The above preview is unformatted text

This student written piece of work is one of many that can be found in our GCSE Mary Shelley section.

Found what you're looking for?

  • Start learning 29% faster today
  • 150,000+ documents available
  • Just £6.99 a month

Not the one? Search for your essay title...
  • Join over 1.2 million students every month
  • Accelerate your learning by 29%
  • Unlimited access from just £6.99 per month

See related essaysSee related essays

Related GCSE Mary Shelley essays

  1. In the 21st Century what is the enduring appeal of Mary Shelley's

    This then provokes him into committing the horrific crimes against Frankenstein. Another aspect of the novel which still intrigues and appeals to the modern reader is how Shelley describes and develops the relationships between the characters. The nature of human relationships has always fascinated us and is one of the many reasons "Frankenstein" has endured.

  2. Compare three stories of suspense in three different styles of writing

    The reader finds out that the end of Frankenstein's story was in the prologue and everything is pieced together, for example, the sighting of the "gigantic stature" in the beginning. After completing his story, Frankenstein dies on the boat and his monster finds him.

  1. 'Frankenstein is full of ideas and warnings which are relevant to a modern audience.' ...

    what Victor would later set out to do would be dangerous and unnatural. Then, in the middle of the chapter Victor has the idea, and quickly becomes consumed by it and is fixated on every aspect of it. Whilst considering the change from life to death, and the possibility of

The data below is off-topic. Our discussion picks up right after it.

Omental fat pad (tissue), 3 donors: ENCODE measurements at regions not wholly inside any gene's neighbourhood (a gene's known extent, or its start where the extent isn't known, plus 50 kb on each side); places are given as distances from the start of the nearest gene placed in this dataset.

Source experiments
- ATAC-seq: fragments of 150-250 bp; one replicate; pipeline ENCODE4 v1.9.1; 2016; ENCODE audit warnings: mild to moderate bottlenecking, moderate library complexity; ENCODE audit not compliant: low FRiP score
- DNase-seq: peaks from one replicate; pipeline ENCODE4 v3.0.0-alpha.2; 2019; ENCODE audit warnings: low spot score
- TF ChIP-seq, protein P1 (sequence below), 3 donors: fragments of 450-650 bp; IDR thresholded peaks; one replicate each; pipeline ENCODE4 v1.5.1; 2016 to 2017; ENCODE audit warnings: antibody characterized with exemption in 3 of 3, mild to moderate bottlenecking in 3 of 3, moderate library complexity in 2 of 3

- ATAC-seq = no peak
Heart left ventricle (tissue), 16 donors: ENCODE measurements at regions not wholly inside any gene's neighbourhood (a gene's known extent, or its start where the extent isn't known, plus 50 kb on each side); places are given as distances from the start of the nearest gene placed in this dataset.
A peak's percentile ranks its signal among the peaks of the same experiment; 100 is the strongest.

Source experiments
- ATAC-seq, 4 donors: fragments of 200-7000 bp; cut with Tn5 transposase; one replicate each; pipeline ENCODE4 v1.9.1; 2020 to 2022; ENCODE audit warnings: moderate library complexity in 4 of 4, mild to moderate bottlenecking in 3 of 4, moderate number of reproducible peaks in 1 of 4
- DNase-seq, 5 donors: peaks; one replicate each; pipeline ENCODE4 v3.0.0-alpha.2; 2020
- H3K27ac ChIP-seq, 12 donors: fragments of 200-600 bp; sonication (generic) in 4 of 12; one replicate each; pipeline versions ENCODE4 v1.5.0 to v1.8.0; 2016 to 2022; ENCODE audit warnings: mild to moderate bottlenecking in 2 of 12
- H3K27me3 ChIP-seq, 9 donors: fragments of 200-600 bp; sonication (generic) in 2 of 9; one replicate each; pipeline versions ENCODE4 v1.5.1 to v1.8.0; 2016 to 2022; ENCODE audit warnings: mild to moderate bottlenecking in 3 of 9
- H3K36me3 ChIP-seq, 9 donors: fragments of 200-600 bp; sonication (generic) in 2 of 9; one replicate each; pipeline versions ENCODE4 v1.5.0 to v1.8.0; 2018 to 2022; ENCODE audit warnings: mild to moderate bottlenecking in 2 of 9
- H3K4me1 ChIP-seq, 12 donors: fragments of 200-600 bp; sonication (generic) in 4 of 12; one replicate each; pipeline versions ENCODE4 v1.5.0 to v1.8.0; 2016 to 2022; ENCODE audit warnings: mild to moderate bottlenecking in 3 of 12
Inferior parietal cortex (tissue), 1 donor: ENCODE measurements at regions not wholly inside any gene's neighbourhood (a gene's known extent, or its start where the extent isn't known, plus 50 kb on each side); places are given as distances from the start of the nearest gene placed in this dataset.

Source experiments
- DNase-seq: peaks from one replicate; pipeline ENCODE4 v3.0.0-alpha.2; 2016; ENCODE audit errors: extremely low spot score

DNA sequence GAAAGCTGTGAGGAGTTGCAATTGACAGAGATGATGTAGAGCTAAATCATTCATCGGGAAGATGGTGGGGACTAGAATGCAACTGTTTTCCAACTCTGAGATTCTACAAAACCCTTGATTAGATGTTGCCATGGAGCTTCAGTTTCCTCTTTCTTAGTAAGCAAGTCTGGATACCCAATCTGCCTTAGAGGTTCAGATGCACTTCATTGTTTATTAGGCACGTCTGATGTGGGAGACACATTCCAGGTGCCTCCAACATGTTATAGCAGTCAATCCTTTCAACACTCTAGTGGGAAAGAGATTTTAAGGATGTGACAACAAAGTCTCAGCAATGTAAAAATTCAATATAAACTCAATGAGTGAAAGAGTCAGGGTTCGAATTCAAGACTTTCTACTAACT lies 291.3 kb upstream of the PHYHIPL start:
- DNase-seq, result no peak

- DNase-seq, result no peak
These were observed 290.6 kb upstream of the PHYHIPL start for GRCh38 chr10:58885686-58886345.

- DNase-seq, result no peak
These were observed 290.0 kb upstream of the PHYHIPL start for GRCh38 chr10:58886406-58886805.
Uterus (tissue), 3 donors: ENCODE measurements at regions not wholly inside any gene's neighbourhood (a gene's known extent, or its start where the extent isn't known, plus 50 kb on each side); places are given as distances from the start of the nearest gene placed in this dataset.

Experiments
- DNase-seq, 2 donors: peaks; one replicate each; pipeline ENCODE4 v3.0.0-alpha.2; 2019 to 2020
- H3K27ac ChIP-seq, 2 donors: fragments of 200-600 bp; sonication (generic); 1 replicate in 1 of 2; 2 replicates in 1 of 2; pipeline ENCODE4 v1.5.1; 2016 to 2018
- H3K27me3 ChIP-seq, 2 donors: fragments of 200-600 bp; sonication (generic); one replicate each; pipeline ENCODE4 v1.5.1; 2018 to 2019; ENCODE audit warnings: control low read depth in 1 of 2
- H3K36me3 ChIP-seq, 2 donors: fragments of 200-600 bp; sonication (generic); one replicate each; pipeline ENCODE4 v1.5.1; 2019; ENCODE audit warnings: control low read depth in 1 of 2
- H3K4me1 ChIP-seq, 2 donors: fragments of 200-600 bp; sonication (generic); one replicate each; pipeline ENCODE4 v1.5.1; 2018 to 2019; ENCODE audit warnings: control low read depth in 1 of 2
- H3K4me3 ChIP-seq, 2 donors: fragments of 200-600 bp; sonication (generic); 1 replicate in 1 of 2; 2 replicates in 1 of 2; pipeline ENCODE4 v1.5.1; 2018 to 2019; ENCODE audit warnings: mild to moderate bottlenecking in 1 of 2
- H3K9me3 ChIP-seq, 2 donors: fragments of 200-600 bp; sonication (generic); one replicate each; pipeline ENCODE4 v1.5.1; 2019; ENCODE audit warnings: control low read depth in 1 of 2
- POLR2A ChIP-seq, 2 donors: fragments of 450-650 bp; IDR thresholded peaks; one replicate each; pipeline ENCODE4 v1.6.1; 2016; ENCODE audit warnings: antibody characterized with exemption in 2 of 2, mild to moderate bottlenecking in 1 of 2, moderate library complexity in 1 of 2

2. In the 21st Century what is the enduring appeal of Mary Shelley's "Frankenstein"

    Shelley also uses two solitary heroes, Frankenstein and the creature. Frankenstein, after cruelly rejecting his creation, is alone because he cannot tell anyone. The creature is "dependant on none and related to none", not through choice but because everyone rejects him.

  1. What effects does Kenneth Branagh employ in the "Creation Scene" in the film "Mary ...

    to God or even to make it seem like it is so close to him that Victor can show God he is about to create life just like he did. Victor is filmed using a high angle shot running at the same speed as the monster on the cradle.

  2. Frankenstein is full of ideas and warnings, which are relevant to a modern day ...

    Shelley creates suspense in the book by using techniques, throughout the book to catch the reader's attention. She uses very dramatic words, for the reader to sympathize more against the monster. A technique she used all the way through the book is 'Pathetic Fallacy'.

  1. Compare the Creation Scene in James Whale's 1931 Frankenstein and Kenneth Brannagh's 1994 Frankenstein

    The fact that James Whale has used lightning in his 1931 version shows that he is trying to impress the energy and intensity of what is happening upon the audience. This would have a profound effect upon the audience as they would probably not have seen anything like this before

  2. Analyse the 'creation scene' from Mary Shelley's 'Frankenstein' and compare it to Kenneth Branagh's ...

    Shelley contradicts herself several times during this scene. Her description of the monster differs between good and bad descriptions: "his hair was of a lustrous black, and flowing; his teeth of pearly whiteness" "his watery eyes, that seemed almost the same colour as the dun-white sockets in which they were set, his shrivelled complexion and straight black lips."

  • Over 160,000 pieces
    of student written work
  • Annotated by
    experienced teachers
  • Ideas and feedback to
    improve your own work